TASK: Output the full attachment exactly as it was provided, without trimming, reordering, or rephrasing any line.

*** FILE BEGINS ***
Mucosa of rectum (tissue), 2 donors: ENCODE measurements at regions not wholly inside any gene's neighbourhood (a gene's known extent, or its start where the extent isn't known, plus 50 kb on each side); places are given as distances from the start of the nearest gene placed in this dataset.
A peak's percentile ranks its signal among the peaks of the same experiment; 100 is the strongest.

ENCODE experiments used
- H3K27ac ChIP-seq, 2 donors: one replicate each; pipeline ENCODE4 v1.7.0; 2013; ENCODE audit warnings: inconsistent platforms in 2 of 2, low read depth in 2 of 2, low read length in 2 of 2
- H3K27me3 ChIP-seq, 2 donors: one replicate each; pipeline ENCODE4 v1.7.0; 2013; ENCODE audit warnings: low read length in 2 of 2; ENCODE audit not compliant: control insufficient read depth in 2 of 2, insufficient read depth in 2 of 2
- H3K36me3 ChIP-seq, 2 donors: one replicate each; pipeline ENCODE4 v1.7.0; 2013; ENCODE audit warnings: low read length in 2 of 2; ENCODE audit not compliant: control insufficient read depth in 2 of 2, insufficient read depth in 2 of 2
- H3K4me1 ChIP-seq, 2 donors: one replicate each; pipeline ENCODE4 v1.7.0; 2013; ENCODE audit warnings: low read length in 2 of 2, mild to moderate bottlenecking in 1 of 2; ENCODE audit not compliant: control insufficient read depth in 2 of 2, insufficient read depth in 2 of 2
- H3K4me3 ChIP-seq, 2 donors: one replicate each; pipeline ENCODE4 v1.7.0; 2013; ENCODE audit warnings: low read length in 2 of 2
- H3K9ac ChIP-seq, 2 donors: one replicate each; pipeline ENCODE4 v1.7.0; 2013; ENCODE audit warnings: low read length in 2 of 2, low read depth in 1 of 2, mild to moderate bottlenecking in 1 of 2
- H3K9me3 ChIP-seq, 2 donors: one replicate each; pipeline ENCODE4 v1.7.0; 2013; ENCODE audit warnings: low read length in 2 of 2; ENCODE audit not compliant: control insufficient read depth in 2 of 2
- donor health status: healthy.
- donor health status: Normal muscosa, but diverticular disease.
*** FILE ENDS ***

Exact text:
Mucosa of rectum (tissue), 2 donors: ENCODE measurements at regions not wholly inside any gene's neighbourhood (a gene's known extent, or its start where the extent isn't known, plus 50 kb on each side); places are given as distances from the start of the nearest gene placed in this dataset.
A peak's percentile ranks its signal among the peaks of the same experiment; 100 is the strongest.

ENCODE experiments used
- H3K27ac ChIP-seq, 2 donors: one replicate each; pipeline ENCODE4 v1.7.0; 2013; ENCODE audit warnings: inconsistent platforms in 2 of 2, low read depth in 2 of 2, low read length in 2 of 2
- H3K27me3 ChIP-seq, 2 donors: one replicate each; pipeline ENCODE4 v1.7.0; 2013; ENCODE audit warnings: low read length in 2 of 2; ENCODE audit not compliant: control insufficient read depth in 2 of 2, insufficient read depth in 2 of 2
- H3K36me3 ChIP-seq, 2 donors: one replicate each; pipeline ENCODE4 v1.7.0; 2013; ENCODE audit warnings: low read length in 2 of 2; ENCODE audit not compliant: control insufficient read depth in 2 of 2, insufficient read depth in 2 of 2
- H3K4me1 ChIP-seq, 2 donors: one replicate each; pipeline ENCODE4 v1.7.0; 2013; ENCODE audit warnings: low read length in 2 of 2, mild to moderate bottlenecking in 1 of 2; ENCODE audit not compliant: control insufficient read depth in 2 of 2, insufficient read depth in 2 of 2
- H3K4me3 ChIP-seq, 2 donors: one replicate each; pipeline ENCODE4 v1.7.0; 2013; ENCODE audit warnings: low read length in 2 of 2
- H3K9ac ChIP-seq, 2 donors: one replicate each; pipeline ENCODE4 v1.7.0; 2013; ENCODE audit warnings: low read length in 2 of 2, low read depth in 1 of 2, mild to moderate bottlenecking in 1 of 2
- H3K9me3 ChIP-seq, 2 donors: one replicate each; pipeline ENCODE4 v1.7.0; 2013; ENCODE audit warnings: low read length in 2 of 2; ENCODE audit not compliant: control insufficient read depth in 2 of 2
- donor health status: healthy.
- donor health status: Normal muscosa, but diverticular disease.